DARLINGTON, S.C. — The Rev. Tim Coker, the senior pastor at Central Baptist Church in Darlington, has written a book, “Learning to Fly,” inspired by a series of sermons of the same title.
It is a book about life and living above normal, above your own expectations, he said.
He said everyone can travel by air, but not everyone is “flying.” He believes God’s intent is for everyone to soar.
In his book intro, Coker says, “This book is for those who have not yet learned how to fly according to God’s plan. It is for those who dread each day, struggle with less than ideal circumstances, or are having difficulty dealing with those around them.”
It deals with topics such as fear, failure, loneliness, overcoming adversity and when we don’t get what we want. It also deals with learning to forgive, marriage and how children change everything.
“In ‘Learning to Fly,’ we’ll peek into God’s word for both insight and inspiration,’” he said.
Coker started the book approximately 15 years ago when he was first diagnosed with cancer. When his non-Hodgkin’s lymphoma returned about four years ago, he made the decision to finish the book with encouragement from a friend who asked him if he thought the book would be beneficial to others, and if he did, he should finish it.
“I actually made two decisions at that time,” Coker said. “I wrote a book for my family about Christmas memories, and I made a commitment to write this book.”
The family book, “A Christmas Walk,” was also shared with his congregation. The book is meant to be started on Dec. 1 and end on Dec. 26, he said. It is not a devotional but contains daily verses. It also contains some of his favorite Christmas memories.
Although he has been surprised and pleased with the reception of “Learning to Fly,” Coker said, “I love Christmas, and I’m more thrilled with that book.”
“Learning to Fly,” a paperback book printed by Courier Publishing in Greenville, is a series of mini-sermons.
“God wants us to experience more from life, to get more out of life than most people expect,” Coker said. “Life just gets in the way. … I am convinced God wants more for us.”
He said the book tries to answer what that means.
He references John 10:10: “I came that they may have life and have it abundantly.”
“We trust the Lord, but we all have our moments when we don’t understand,” he said.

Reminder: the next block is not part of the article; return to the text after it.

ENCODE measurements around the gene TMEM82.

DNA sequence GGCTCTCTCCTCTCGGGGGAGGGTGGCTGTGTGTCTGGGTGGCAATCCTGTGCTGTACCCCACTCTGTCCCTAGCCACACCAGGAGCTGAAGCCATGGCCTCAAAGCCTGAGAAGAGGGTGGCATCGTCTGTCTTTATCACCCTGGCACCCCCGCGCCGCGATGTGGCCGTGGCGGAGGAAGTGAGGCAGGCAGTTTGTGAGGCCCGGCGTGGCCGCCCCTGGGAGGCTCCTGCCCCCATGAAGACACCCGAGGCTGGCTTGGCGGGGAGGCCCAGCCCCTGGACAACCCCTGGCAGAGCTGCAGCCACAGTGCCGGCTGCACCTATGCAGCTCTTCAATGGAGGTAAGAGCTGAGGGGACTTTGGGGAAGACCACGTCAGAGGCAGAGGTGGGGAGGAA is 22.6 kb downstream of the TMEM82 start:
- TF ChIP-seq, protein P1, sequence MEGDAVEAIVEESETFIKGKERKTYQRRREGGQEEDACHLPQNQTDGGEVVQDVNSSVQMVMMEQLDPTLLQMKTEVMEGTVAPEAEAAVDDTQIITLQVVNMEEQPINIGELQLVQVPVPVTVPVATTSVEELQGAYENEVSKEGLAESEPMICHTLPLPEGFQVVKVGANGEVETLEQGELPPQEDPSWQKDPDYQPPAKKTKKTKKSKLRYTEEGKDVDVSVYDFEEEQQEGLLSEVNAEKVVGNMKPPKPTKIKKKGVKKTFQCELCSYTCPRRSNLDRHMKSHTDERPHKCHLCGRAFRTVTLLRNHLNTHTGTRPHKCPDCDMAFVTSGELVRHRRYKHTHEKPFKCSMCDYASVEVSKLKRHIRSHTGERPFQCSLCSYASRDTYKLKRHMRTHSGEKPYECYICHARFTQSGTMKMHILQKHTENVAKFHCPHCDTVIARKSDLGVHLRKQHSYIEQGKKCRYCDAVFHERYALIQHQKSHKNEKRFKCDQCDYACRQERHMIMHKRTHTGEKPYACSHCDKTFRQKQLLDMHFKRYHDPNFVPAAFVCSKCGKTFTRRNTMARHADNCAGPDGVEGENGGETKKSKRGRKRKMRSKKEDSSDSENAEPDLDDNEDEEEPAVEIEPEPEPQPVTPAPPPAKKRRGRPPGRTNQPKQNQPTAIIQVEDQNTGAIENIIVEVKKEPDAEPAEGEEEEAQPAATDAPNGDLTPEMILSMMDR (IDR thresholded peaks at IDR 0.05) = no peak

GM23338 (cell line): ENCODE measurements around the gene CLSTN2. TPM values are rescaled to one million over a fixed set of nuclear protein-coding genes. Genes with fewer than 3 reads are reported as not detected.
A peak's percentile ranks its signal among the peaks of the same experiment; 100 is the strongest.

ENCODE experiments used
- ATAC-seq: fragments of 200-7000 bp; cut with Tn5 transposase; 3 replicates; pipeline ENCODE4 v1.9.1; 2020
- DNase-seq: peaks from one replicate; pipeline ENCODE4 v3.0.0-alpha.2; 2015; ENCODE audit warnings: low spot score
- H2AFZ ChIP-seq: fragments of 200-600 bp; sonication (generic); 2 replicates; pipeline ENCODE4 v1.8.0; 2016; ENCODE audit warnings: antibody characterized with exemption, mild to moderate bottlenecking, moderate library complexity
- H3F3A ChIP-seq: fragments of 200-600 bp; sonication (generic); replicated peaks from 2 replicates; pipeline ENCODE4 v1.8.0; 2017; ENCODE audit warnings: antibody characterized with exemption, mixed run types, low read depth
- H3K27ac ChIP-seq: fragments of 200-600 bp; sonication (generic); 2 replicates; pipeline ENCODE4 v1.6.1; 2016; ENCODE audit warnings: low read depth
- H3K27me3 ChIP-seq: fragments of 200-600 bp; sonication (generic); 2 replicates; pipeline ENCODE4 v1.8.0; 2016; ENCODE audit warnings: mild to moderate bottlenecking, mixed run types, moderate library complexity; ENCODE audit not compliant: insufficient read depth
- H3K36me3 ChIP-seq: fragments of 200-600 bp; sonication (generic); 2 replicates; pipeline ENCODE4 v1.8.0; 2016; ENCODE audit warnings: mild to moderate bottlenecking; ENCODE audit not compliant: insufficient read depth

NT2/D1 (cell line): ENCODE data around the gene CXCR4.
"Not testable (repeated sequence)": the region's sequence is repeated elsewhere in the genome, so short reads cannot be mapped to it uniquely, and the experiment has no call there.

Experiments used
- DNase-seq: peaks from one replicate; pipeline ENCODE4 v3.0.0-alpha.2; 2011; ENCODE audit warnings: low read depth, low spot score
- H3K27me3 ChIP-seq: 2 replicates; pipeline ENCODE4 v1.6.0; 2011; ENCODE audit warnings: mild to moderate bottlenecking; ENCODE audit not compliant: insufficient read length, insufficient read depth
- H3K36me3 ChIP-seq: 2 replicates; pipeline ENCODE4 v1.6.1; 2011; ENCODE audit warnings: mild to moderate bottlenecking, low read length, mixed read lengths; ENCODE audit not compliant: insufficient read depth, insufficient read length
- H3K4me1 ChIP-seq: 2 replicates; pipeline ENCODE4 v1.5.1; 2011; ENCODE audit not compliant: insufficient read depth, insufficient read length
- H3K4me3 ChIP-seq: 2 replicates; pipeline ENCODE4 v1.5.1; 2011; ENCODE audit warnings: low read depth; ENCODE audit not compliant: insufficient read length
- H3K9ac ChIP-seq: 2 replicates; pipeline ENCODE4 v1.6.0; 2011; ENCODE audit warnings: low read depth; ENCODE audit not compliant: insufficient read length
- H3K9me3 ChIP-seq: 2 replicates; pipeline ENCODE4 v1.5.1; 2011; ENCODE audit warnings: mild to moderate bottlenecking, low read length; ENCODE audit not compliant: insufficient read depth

There is a chapter in the book in which Coker discusses his cancer, titled “What do I do with a ghost?”
He said it is based on Jesus walking on water. It talks about what you do with things you don’t understand.
His church had a book launch for him on Nov. 17. The book, which has been out for a couple of months, is in its second printing. Coker said sales have been “pretty good.”
“I have been pleasantly surprised,” he said.
He said he and his wife have been praying about what to do with the proceeds from book sales. There are several projects that he supports, including digging wells across the globe, helping children and some local charities that might be the recipients.
Coker grew up near Olanta. He graduated from Olanta High School and joined the United States Air Force. It was while in the service that he “answered the call” to become a minister.
“I never imagined I’d be in the ministry,” he said.
After one term in the Air Force, he came back home and entered Francis Marion College. After graduation, he attended the Southeastern Baptist Theological Seminary in Wake Forest, North Carolina, where he received a master of divinity with languages. He was ordained at Olanta Baptist Church and has been a pastor for more than 25 years. He has been pastor of Central Baptist for 24 of those years.
He married his high school sweetheart, Donna. They have been married for 38 years and have two grown children, Christopher, 30, and Ashton, 26.
His wife works for FISERV Corp, headquartered in Milwaukee.
His hobbies are golf, reading and watching most sports. He is an avid South Carolina Gamecock fan and a New York Mets fan.
“I also love to travel,” he said.
“Learning to Fly” is available online at Amazon and Barnes and Noble. It is also being sold at the church in Darlington.